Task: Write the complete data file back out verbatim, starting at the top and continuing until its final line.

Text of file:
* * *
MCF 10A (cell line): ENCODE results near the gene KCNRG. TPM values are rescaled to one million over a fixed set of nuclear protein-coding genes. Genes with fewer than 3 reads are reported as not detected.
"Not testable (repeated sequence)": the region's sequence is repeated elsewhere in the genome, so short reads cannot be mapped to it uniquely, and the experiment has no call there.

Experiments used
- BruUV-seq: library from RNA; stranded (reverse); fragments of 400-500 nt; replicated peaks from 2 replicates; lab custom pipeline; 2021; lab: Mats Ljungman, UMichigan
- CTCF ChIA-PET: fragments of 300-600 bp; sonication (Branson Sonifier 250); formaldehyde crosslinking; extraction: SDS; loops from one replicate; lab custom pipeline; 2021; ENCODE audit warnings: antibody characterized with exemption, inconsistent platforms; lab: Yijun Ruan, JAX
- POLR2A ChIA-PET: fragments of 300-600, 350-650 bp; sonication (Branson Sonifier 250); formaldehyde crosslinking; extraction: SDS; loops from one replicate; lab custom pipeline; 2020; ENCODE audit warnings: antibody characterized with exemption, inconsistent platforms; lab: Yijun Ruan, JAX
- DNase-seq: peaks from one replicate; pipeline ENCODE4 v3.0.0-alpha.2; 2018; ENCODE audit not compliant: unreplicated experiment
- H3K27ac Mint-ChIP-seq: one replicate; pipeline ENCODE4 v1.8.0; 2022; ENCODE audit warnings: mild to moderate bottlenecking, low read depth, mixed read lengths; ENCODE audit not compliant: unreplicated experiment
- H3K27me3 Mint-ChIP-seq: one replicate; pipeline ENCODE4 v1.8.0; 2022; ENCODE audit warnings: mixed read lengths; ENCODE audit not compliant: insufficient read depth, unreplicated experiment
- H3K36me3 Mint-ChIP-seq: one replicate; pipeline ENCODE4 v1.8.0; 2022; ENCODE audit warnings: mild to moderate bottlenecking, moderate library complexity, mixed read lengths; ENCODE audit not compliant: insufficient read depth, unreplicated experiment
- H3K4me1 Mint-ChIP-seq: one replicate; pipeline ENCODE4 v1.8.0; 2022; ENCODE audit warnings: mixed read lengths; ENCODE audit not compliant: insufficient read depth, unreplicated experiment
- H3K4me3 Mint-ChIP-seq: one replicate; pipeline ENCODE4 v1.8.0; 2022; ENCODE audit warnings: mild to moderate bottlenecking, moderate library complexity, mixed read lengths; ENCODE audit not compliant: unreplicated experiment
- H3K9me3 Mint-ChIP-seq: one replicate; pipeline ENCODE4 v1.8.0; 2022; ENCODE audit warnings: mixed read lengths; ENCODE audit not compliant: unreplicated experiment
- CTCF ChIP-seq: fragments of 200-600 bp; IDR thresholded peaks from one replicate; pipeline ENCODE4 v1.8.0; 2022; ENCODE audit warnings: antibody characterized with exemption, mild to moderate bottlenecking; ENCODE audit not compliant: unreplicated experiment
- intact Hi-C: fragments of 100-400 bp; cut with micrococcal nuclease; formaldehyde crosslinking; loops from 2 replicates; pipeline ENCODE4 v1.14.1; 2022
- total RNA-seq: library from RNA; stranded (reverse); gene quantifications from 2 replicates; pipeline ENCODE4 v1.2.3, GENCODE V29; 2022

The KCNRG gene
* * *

MCF 10A (cell line): ENCODE results near the gene KCNRG. TPM values are rescaled to one million over a fixed set of nuclear protein-coding genes. Genes with fewer than 3 reads are reported as not detected.
"Not testable (repeated sequence)": the region's sequence is repeated elsewhere in the genome, so short reads cannot be mapped to it uniquely, and the experiment has no call there.

Experiments used
- BruUV-seq: library from RNA; stranded (reverse); fragments of 400-500 nt; replicated peaks from 2 replicates; lab custom pipeline; 2021; lab: Mats Ljungman, UMichigan
- CTCF ChIA-PET: fragments of 300-600 bp; sonication (Branson Sonifier 250); formaldehyde crosslinking; extraction: SDS; loops from one replicate; lab custom pipeline; 2021; ENCODE audit warnings: antibody characterized with exemption, inconsistent platforms; lab: Yijun Ruan, JAX
- POLR2A ChIA-PET: fragments of 300-600, 350-650 bp; sonication (Branson Sonifier 250); formaldehyde crosslinking; extraction: SDS; loops from one replicate; lab custom pipeline; 2020; ENCODE audit warnings: antibody characterized with exemption, inconsistent platforms; lab: Yijun Ruan, JAX
- DNase-seq: peaks from one replicate; pipeline ENCODE4 v3.0.0-alpha.2; 2018; ENCODE audit not compliant: unreplicated experiment
- H3K27ac Mint-ChIP-seq: one replicate; pipeline ENCODE4 v1.8.0; 2022; ENCODE audit warnings: mild to moderate bottlenecking, low read depth, mixed read lengths; ENCODE audit not compliant: unreplicated experiment
- H3K27me3 Mint-ChIP-seq: one replicate; pipeline ENCODE4 v1.8.0; 2022; ENCODE audit warnings: mixed read lengths; ENCODE audit not compliant: insufficient read depth, unreplicated experiment
- H3K36me3 Mint-ChIP-seq: one replicate; pipeline ENCODE4 v1.8.0; 2022; ENCODE audit warnings: mild to moderate bottlenecking, moderate library complexity, mixed read lengths; ENCODE audit not compliant: insufficient read depth, unreplicated experiment
- H3K4me1 Mint-ChIP-seq: one replicate; pipeline ENCODE4 v1.8.0; 2022; ENCODE audit warnings: mixed read lengths; ENCODE audit not compliant: insufficient read depth, unreplicated experiment
- H3K4me3 Mint-ChIP-seq: one replicate; pipeline ENCODE4 v1.8.0; 2022; ENCODE audit warnings: mild to moderate bottlenecking, moderate library complexity, mixed read lengths; ENCODE audit not compliant: unreplicated experiment
- H3K9me3 Mint-ChIP-seq: one replicate; pipeline ENCODE4 v1.8.0; 2022; ENCODE audit warnings: mixed read lengths; ENCODE audit not compliant: unreplicated experiment
- CTCF ChIP-seq: fragments of 200-600 bp; IDR thresholded peaks from one replicate; pipeline ENCODE4 v1.8.0; 2022; ENCODE audit warnings: antibody characterized with exemption, mild to moderate bottlenecking; ENCODE audit not compliant: unreplicated experiment
- intact Hi-C: fragments of 100-400 bp; cut with micrococcal nuclease; formaldehyde crosslinking; loops from 2 replicates; pipeline ENCODE4 v1.14.1; 2022
- total RNA-seq: library from RNA; stranded (reverse); gene quantifications from 2 replicates; pipeline ENCODE4 v1.2.3, GENCODE V29; 2022

The KCNRG gene